First, before we discuss investments, we need to educate ourselves on what matters and is required in order to be a more successful long term investor. One education topic we revisit periodically with our clients is the difference between risk and volatility. An example of risk, from a planning perspective, is running out of money in retirement. This is a very real risk to those who are retired. Volatility, on the other hand, is not risk. Volatility is the slow, fast, unpredictable price movements in your investments. These price movements can be movements up, or down – or both. In 2019, we saw a lot of volatility pushing company values up. Now, in 2020, we are seeing significant volatility in company values coming down. Over time, this volatility will create averages, as what goes up must also temporarily come down. It’s hard for our “lizard brain” to process this difference, so we tend to confuse risk with volatility, and vice-versa.
Behavioral finance studies how we make decisions, both rational and irrational. This topic is of great interest to us at Flowerstone Financial. We believe that if we better understand how decisions are made, we can be better serve our client’s long-term planning needs. Here’s an example of how our brains are programmed and perhaps how some re-wiring may benefit us. A famous psychological study was able to illustrate how our brain fears the loss of money twice as much as we enjoy watching our money and investments grow. Think about that for a minute. We fear losses twice as much as we enjoy gains. This seems to conflict with how we approach other purchases and our desire to pay less when possible. Paying less feels good, increases our confidence, and likely is the reason why so many retailers have rewards cards with points. We, as humans, like to pay less for as much as possible – with the exception being how we view our investments. It’s been said that human nature is a flawed investor and I agree. I can think of many purchases, large and small, that I’d prefer to make when prices are less, with the exception of decisions with our money and investments.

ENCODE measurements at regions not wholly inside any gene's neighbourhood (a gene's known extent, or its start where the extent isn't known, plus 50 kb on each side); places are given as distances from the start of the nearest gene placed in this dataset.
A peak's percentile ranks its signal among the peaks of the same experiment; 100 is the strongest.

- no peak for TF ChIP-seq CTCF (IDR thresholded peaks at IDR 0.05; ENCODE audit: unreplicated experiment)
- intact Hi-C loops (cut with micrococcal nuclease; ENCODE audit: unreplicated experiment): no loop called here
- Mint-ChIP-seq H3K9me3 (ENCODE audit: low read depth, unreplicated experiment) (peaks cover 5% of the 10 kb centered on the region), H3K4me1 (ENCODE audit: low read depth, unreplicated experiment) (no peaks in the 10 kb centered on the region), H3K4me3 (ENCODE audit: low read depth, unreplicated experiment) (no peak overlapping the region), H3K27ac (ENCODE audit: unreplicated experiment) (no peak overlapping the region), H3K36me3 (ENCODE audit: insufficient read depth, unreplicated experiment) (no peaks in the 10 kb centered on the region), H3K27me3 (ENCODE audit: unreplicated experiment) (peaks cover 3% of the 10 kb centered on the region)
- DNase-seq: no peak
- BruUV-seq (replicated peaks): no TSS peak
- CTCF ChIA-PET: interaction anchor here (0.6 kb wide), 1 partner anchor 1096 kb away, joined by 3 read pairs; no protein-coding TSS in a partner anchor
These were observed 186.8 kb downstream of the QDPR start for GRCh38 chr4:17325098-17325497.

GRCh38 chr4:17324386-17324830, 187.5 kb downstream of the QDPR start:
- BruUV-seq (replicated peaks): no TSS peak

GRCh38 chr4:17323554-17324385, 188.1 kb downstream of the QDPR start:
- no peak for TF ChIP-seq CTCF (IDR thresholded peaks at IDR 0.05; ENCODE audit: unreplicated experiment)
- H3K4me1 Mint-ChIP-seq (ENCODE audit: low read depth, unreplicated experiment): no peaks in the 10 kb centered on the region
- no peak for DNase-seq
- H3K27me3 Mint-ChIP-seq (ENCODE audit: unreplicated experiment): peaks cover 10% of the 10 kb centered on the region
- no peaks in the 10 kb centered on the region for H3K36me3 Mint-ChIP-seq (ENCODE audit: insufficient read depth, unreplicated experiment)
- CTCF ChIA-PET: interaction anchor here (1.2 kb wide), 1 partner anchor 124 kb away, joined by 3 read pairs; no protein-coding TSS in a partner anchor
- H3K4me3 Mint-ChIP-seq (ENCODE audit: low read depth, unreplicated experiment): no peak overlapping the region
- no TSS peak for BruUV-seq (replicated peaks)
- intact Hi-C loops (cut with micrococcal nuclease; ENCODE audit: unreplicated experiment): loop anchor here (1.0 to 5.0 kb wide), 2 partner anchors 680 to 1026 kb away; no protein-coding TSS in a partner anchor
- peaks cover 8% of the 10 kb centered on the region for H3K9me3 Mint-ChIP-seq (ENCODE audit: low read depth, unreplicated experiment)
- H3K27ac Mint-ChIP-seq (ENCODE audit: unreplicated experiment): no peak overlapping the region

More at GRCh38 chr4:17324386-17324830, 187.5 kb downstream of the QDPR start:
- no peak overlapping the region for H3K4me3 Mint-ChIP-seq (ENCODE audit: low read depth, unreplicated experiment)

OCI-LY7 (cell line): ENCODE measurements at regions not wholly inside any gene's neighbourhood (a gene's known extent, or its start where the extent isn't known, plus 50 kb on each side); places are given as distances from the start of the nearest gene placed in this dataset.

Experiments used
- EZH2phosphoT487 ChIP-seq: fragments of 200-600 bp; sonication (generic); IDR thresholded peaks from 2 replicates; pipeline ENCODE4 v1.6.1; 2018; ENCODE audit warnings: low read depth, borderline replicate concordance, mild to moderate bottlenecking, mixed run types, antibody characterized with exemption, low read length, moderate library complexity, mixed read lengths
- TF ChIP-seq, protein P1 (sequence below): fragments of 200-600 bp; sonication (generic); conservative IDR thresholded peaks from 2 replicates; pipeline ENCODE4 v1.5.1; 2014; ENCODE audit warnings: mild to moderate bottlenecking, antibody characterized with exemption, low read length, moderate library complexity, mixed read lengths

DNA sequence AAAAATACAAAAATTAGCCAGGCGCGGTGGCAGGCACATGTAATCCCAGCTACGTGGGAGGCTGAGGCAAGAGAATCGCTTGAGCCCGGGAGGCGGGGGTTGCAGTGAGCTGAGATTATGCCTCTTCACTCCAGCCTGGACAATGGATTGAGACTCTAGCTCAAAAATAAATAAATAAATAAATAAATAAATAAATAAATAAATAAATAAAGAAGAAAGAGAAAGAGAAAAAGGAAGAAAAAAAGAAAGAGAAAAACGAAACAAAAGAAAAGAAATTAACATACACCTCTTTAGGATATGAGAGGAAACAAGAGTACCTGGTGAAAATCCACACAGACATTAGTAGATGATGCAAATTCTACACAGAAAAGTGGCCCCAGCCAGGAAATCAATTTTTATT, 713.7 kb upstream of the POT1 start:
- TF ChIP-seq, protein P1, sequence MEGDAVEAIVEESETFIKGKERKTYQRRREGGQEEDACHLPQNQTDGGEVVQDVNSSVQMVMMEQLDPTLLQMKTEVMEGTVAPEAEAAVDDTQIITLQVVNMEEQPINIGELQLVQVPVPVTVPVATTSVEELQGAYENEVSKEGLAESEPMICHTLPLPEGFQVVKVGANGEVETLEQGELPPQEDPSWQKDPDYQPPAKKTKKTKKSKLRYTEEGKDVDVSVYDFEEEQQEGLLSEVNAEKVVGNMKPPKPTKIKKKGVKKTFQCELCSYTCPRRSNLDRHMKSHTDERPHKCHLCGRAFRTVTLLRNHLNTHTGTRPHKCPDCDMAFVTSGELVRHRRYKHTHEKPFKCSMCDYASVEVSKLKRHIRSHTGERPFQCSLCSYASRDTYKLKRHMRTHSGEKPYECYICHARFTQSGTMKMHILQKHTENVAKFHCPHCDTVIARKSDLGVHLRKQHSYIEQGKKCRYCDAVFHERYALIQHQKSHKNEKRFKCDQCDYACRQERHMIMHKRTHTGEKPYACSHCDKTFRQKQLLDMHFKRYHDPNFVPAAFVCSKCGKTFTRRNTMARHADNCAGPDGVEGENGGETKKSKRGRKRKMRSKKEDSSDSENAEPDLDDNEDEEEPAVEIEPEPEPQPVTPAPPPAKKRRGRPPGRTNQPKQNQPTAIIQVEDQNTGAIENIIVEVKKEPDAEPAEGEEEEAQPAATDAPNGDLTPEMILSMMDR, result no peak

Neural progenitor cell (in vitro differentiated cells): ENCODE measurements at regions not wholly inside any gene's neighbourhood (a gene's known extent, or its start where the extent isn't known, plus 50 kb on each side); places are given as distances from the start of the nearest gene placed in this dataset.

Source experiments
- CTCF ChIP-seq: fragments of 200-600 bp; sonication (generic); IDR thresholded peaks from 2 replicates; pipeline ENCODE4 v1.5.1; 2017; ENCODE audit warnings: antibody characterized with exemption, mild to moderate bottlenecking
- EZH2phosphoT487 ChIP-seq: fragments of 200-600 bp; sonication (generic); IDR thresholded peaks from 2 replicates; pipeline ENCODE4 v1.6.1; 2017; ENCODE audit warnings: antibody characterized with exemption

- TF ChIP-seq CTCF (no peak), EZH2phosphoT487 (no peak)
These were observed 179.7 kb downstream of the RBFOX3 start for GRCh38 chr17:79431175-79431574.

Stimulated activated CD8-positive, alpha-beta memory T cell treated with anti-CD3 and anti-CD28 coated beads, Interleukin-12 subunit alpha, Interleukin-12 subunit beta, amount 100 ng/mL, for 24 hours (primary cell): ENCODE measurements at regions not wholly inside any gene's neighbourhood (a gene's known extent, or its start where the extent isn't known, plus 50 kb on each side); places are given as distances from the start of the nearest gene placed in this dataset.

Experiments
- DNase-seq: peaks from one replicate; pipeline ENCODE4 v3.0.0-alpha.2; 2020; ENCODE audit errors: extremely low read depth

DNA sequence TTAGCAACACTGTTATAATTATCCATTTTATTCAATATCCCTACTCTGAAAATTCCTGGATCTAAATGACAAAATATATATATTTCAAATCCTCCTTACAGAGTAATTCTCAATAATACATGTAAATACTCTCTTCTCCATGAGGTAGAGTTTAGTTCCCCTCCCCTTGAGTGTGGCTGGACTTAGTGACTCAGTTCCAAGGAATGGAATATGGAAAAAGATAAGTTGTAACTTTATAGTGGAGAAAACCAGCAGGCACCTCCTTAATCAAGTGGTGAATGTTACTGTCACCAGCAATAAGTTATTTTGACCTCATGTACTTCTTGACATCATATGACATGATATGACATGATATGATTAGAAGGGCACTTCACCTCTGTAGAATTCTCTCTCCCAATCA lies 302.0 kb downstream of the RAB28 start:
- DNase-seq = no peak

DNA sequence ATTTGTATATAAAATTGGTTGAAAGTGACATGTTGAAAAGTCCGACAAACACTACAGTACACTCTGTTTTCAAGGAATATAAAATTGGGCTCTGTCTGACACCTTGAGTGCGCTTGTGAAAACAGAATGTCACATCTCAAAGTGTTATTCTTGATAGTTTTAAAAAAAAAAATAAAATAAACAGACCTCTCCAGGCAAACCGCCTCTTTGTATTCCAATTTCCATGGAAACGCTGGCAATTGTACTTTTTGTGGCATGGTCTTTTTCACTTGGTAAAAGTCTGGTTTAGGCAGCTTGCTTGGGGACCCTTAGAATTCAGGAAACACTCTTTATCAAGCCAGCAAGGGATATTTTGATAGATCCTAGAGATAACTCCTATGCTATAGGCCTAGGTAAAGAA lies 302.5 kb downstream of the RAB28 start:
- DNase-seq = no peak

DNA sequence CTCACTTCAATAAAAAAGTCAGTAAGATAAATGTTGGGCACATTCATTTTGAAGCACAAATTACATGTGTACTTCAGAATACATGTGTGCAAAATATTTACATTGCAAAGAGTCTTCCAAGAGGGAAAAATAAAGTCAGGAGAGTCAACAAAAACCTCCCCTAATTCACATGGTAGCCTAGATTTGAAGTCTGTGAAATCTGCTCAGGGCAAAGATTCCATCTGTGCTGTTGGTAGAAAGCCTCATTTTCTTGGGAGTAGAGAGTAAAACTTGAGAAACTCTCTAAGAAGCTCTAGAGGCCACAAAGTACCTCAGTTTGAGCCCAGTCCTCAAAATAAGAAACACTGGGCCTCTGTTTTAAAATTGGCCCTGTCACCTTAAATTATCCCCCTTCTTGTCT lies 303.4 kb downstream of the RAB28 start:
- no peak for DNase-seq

Now in light of all the recent volatility we’ve seen in the market, how many of us are ready to buy more and invest our cash in significantly lower investment prices? It takes a strong stomach to detach your emotions from the math and declining account values and consistent social media blasts to continue to stay true to your plan. We also believe it takes courage and trust, in a professional with a plan, to help you stay the course, regardless of what’s going on at the moment. We believe that “this too shall pass” and your plan will be your guide.
The good news, as we’ve shared previously, is that automation is your friend in times of significant volatility. Your 401k and Thrift savings plan contributions continue, regardless of where current prices stand. The same may be true in your ongoing contributions to your 529 for college planning and in after tax investment accounts.
Understanding the relationship between risk and volatility is important before selecting your investments. We’ll talk more about investment selection next time…